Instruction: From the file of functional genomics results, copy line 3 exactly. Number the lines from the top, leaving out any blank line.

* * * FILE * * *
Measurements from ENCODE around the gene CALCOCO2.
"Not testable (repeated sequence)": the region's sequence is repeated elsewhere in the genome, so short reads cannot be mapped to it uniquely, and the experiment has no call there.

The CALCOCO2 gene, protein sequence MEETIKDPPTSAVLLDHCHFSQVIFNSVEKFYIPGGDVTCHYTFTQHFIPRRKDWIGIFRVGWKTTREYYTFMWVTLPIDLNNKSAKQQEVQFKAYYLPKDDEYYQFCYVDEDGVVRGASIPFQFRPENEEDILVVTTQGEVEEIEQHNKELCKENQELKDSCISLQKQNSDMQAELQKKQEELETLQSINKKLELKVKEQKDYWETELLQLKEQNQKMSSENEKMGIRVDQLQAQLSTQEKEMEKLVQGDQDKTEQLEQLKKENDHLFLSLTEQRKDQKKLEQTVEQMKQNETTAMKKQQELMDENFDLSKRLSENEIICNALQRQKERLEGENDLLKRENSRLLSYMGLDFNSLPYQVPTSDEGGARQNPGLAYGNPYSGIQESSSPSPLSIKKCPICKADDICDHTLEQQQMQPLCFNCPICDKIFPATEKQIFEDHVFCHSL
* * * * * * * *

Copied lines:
The CALCOCO2 gene, protein sequence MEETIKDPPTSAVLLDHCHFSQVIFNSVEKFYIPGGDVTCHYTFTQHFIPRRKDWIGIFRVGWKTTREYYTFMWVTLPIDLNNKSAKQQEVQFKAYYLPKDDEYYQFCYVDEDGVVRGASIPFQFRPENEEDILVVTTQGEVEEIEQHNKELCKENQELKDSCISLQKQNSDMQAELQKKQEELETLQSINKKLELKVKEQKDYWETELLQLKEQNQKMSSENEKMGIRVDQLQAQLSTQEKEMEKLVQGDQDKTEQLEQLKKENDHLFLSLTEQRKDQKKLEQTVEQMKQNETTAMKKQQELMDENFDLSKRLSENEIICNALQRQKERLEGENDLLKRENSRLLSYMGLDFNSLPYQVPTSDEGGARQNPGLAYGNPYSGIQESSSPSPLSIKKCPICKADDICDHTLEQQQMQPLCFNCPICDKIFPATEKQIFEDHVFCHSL